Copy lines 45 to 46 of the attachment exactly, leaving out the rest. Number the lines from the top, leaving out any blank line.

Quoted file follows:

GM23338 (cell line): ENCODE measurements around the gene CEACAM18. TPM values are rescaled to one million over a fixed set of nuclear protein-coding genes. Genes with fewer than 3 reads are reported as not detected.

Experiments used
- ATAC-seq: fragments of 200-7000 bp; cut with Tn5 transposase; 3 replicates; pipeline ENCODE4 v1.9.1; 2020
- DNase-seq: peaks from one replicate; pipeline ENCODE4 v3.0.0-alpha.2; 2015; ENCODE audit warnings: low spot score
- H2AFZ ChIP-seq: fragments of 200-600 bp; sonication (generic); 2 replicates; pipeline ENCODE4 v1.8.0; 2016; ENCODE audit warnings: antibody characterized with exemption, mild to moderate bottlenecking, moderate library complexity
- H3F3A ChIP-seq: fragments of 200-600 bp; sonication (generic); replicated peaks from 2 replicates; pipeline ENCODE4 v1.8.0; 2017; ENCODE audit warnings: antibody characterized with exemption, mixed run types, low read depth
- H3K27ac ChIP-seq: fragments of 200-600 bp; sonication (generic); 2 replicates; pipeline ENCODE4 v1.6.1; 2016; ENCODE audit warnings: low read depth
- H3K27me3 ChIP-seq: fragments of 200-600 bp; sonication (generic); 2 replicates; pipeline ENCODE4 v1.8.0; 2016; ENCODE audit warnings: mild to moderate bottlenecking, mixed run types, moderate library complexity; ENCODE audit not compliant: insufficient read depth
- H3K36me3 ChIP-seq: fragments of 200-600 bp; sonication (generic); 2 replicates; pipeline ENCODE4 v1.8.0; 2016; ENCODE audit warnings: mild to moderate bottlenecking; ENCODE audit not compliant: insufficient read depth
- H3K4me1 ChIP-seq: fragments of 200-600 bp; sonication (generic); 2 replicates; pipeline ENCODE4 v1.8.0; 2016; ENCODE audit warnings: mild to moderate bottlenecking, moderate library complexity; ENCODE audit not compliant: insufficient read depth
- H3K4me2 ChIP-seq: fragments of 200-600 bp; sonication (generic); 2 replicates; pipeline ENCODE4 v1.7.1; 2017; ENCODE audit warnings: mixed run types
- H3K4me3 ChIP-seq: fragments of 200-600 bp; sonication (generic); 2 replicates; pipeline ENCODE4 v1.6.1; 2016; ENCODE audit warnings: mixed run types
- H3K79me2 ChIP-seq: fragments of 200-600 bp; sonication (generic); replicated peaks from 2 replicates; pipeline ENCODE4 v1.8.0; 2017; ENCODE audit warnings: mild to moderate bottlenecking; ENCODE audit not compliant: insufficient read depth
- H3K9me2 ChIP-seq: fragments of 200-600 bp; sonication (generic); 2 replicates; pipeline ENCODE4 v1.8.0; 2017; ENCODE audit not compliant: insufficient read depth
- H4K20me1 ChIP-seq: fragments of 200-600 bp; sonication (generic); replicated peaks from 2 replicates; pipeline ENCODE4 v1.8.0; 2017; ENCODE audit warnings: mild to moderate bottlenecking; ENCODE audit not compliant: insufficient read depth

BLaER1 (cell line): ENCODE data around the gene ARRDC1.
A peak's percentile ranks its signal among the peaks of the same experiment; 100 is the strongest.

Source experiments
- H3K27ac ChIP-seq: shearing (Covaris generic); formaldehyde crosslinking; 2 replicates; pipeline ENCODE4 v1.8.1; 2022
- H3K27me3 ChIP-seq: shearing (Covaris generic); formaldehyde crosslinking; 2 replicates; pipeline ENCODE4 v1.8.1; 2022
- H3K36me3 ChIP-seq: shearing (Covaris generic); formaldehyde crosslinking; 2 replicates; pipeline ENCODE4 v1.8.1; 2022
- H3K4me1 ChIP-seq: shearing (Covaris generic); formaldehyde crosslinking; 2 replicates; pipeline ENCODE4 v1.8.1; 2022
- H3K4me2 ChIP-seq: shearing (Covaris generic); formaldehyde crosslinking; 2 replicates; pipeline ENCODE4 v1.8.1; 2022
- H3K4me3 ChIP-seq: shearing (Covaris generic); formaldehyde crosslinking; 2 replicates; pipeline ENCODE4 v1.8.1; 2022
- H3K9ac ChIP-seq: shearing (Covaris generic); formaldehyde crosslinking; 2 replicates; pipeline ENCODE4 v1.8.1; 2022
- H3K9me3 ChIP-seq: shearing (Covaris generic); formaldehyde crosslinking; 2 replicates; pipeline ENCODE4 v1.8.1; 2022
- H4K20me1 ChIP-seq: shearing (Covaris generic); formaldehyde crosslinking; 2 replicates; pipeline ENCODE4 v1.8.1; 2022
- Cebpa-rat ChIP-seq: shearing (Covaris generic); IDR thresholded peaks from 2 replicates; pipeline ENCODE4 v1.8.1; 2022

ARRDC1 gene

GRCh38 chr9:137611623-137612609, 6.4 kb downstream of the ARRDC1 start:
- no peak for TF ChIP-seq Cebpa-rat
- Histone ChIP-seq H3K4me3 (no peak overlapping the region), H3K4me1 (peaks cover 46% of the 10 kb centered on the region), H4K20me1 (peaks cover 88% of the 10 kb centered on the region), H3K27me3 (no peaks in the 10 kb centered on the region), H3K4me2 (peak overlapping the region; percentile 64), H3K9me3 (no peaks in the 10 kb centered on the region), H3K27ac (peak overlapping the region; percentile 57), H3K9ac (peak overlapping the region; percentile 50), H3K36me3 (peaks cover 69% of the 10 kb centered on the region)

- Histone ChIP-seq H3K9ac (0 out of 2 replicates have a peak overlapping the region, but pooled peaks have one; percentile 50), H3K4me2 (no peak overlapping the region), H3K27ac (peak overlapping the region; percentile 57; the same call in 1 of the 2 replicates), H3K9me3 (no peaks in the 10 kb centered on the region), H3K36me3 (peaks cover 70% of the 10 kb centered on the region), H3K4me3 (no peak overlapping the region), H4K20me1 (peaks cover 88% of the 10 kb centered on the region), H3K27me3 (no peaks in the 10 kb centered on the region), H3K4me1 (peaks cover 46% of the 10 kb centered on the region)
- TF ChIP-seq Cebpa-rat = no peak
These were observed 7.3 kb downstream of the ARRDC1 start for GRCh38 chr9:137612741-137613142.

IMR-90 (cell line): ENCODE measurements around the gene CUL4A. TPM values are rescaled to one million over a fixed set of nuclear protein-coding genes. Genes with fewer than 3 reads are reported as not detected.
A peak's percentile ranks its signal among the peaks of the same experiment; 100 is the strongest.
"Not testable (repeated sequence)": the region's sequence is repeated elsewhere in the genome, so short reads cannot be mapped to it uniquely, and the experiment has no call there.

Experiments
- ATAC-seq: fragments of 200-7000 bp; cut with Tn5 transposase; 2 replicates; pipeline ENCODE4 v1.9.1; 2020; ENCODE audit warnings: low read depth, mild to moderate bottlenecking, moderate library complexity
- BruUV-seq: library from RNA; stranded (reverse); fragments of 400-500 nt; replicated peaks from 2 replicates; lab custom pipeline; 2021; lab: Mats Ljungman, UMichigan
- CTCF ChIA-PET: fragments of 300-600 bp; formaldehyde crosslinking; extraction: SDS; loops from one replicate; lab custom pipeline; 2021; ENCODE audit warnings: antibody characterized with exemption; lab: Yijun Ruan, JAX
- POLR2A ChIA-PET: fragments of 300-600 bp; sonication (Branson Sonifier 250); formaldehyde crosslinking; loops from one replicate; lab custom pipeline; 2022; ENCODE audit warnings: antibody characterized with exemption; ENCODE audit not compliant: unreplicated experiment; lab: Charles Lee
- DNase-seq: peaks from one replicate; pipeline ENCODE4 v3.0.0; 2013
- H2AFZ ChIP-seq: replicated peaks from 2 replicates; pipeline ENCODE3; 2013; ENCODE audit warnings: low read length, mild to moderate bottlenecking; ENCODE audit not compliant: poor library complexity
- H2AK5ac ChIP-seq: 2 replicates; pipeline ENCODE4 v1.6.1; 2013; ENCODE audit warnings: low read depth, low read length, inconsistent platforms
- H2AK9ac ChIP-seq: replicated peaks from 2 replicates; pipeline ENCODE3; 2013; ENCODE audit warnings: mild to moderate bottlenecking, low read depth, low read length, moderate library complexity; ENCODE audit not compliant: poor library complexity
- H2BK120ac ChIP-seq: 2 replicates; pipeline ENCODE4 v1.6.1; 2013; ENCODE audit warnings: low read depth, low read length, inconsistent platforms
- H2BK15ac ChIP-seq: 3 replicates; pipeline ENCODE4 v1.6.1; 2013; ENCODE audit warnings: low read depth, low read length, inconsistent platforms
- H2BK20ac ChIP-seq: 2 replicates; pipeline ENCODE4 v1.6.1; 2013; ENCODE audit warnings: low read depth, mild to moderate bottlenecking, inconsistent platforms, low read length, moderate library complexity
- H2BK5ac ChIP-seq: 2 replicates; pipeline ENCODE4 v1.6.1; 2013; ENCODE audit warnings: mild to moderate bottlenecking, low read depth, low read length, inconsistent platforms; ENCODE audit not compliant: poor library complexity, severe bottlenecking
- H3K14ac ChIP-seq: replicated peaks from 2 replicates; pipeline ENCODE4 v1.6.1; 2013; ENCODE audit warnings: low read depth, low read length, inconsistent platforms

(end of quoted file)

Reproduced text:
- H2AFZ ChIP-seq: replicated peaks from 2 replicates; pipeline ENCODE3; 2013; ENCODE audit warnings: low read length, mild to moderate bottlenecking; ENCODE audit not compliant: poor library complexity
- H2AK5ac ChIP-seq: 2 replicates; pipeline ENCODE4 v1.6.1; 2013; ENCODE audit warnings: low read depth, low read length, inconsistent platforms